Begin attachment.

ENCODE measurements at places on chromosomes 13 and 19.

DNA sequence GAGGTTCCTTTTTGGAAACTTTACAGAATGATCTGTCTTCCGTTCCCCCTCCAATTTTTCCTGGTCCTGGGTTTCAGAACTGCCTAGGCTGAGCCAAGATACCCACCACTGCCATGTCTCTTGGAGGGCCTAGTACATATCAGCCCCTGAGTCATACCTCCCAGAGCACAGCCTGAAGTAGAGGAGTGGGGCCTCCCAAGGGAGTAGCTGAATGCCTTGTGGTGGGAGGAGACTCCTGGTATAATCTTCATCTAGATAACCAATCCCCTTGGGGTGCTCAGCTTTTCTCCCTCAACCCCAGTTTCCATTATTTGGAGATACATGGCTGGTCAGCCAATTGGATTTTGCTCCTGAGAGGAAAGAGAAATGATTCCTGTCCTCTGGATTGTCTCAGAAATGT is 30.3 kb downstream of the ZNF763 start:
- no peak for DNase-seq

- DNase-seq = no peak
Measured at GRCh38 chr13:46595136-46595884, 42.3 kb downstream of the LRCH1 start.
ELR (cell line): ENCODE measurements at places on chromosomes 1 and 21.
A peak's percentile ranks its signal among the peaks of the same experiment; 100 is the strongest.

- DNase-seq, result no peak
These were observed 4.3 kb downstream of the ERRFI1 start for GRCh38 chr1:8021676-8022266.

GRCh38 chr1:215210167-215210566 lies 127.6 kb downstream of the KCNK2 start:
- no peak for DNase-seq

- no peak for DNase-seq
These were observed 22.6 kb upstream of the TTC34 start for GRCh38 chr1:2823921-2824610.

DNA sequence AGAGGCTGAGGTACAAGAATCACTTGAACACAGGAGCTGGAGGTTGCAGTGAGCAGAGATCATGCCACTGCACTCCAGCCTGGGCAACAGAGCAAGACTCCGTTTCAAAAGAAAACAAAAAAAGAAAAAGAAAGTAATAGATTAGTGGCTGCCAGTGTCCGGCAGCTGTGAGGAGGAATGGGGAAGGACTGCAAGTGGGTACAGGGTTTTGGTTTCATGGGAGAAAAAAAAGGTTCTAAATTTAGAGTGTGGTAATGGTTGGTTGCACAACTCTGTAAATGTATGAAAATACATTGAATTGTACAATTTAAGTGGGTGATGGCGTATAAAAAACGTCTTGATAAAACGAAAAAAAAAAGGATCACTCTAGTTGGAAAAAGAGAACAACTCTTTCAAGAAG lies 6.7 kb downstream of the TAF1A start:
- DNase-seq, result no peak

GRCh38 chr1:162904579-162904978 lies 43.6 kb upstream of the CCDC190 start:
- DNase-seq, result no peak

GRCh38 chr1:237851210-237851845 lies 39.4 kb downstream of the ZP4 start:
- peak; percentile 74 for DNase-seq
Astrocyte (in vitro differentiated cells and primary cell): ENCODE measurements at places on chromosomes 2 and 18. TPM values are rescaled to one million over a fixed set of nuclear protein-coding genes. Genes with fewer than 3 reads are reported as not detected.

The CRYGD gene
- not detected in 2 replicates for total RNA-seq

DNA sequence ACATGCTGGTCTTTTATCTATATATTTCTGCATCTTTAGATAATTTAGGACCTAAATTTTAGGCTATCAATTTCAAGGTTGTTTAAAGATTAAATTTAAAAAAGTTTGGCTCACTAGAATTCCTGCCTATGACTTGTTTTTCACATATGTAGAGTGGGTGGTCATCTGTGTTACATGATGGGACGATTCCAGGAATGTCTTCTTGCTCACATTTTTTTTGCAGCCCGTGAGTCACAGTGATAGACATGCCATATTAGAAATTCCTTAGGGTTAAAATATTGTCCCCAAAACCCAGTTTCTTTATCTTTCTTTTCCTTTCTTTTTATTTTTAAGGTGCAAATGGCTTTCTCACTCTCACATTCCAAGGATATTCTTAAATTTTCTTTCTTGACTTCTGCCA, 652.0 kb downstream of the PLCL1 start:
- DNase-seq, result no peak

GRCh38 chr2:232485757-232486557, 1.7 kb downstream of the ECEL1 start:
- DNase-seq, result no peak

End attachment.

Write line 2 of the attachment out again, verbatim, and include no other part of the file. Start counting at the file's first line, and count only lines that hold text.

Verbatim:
DNA sequence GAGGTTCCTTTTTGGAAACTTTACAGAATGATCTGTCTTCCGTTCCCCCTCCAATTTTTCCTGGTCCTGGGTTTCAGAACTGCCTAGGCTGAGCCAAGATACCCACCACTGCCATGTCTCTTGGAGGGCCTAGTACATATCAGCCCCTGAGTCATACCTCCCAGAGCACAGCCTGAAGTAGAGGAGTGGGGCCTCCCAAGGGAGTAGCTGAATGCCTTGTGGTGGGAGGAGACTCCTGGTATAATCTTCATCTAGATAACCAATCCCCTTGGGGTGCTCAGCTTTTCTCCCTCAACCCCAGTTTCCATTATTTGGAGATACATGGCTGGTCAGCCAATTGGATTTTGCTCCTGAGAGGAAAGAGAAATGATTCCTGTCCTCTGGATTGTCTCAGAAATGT is 30.3 kb downstream of the ZNF763 start: